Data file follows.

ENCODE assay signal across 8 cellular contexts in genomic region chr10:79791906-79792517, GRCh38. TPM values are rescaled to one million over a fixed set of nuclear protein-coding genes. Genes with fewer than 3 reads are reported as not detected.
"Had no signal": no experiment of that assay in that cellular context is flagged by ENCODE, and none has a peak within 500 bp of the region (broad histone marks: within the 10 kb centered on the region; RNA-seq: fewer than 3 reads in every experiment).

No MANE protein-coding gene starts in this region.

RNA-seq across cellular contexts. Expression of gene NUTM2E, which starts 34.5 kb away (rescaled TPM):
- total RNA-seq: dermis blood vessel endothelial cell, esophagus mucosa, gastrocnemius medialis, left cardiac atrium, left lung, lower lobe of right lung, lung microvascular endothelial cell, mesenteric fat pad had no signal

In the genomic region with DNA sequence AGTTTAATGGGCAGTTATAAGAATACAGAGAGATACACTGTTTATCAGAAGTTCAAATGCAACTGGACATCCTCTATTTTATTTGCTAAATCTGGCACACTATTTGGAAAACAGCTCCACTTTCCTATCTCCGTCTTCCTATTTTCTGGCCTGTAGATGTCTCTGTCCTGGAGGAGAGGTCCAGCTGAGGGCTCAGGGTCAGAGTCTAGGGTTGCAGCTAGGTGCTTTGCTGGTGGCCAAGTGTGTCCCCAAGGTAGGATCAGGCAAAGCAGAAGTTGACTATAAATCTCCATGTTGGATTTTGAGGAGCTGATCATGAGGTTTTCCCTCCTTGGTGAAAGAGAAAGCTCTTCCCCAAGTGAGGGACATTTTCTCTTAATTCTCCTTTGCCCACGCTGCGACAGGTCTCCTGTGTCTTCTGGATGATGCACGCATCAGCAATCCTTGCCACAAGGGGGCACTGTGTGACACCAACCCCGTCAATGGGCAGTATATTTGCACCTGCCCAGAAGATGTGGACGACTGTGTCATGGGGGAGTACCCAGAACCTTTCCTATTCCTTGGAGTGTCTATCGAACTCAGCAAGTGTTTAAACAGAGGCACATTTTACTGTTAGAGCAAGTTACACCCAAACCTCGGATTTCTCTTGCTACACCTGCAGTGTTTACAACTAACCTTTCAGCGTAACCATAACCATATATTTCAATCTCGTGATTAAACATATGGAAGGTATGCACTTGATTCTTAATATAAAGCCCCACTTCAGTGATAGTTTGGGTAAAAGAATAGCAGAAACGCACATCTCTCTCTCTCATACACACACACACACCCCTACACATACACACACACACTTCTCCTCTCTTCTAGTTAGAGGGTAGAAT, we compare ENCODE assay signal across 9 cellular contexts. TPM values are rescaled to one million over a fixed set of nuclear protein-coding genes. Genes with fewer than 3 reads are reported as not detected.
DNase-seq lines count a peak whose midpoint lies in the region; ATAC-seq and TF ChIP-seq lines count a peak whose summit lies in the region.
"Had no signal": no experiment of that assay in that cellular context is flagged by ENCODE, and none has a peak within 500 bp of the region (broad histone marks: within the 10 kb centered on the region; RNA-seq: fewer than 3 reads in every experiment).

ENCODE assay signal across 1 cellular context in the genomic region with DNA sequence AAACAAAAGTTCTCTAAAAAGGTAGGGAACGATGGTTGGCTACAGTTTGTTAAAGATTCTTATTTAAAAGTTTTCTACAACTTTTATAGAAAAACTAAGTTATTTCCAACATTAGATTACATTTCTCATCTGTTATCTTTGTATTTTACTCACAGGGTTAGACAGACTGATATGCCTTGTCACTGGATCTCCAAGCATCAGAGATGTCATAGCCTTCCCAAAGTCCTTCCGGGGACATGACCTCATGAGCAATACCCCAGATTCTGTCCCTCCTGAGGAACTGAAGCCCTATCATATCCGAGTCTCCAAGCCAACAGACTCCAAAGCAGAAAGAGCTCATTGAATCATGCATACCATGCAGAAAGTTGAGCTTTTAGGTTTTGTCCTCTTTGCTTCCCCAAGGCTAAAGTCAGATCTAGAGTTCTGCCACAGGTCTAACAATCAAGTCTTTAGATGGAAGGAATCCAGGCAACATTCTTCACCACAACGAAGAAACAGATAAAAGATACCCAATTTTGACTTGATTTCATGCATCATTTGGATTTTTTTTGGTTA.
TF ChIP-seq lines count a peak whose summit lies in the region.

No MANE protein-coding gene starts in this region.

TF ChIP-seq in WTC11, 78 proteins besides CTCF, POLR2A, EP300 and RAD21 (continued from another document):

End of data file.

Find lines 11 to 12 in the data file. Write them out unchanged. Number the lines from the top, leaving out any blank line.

No MANE protein-coding gene starts in this region.

TF ChIP-seq in WTC11, 78 proteins besides CTCF, POLR2A, EP300 and RAD21 (continued from another document):